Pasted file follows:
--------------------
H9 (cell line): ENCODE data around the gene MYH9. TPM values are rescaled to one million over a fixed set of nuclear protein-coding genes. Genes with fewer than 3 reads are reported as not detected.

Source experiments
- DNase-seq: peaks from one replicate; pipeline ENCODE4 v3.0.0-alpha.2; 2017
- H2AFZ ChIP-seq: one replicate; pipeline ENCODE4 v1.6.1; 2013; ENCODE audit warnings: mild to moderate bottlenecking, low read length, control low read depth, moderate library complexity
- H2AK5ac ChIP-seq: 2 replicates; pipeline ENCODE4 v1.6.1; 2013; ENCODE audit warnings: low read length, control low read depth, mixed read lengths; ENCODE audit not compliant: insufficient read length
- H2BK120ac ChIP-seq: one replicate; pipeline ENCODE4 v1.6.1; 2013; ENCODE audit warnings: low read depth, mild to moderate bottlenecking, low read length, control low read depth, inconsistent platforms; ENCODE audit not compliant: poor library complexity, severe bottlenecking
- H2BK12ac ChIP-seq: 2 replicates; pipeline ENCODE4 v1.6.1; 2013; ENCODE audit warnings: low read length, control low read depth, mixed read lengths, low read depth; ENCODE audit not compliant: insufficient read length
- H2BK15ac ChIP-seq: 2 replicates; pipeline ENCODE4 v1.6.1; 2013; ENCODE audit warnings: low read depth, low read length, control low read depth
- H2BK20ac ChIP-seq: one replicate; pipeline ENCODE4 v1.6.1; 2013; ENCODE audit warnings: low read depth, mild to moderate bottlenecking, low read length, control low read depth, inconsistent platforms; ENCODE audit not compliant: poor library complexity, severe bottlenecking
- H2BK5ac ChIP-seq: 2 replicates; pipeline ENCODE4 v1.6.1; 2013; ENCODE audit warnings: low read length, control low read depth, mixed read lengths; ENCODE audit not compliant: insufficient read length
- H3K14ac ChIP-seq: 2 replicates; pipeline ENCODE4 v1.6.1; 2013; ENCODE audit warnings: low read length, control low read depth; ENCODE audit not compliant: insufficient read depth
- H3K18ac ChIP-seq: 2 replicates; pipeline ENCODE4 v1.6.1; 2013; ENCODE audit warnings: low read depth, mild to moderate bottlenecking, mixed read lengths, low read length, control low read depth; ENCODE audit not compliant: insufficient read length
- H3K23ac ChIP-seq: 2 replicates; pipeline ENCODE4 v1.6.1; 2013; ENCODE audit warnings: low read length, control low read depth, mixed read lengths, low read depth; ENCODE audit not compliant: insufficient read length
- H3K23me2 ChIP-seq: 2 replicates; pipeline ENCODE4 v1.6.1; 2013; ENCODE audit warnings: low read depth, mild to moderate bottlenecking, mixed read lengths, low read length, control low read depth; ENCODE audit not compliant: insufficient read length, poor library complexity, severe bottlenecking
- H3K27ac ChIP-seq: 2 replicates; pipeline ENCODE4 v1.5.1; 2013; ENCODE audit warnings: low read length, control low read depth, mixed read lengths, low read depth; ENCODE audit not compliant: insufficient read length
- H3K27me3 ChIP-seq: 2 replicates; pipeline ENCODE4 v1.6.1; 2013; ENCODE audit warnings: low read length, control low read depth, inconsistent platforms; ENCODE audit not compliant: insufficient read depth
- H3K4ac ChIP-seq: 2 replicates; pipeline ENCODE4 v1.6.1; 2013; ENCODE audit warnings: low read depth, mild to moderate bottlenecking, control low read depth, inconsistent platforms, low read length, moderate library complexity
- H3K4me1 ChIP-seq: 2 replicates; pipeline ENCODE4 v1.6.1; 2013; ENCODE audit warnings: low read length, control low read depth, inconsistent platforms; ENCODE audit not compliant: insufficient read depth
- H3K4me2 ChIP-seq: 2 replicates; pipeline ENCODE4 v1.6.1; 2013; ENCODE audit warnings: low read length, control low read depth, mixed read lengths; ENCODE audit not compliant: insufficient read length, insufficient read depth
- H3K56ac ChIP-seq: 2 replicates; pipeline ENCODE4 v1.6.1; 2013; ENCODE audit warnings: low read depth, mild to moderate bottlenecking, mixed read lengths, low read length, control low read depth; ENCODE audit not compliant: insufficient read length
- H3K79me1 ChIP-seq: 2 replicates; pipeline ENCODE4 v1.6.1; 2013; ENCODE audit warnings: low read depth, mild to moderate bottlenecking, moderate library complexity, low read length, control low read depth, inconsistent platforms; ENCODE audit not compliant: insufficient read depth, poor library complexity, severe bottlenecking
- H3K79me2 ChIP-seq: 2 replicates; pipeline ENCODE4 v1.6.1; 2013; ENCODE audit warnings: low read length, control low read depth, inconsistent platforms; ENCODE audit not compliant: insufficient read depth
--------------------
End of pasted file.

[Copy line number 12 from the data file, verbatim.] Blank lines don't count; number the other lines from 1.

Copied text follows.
- H3K18ac ChIP-seq: 2 replicates; pipeline ENCODE4 v1.6.1; 2013; ENCODE audit warnings: low read depth, mild to moderate bottlenecking, mixed read lengths, low read length, control low read depth; ENCODE audit not compliant: insufficient read length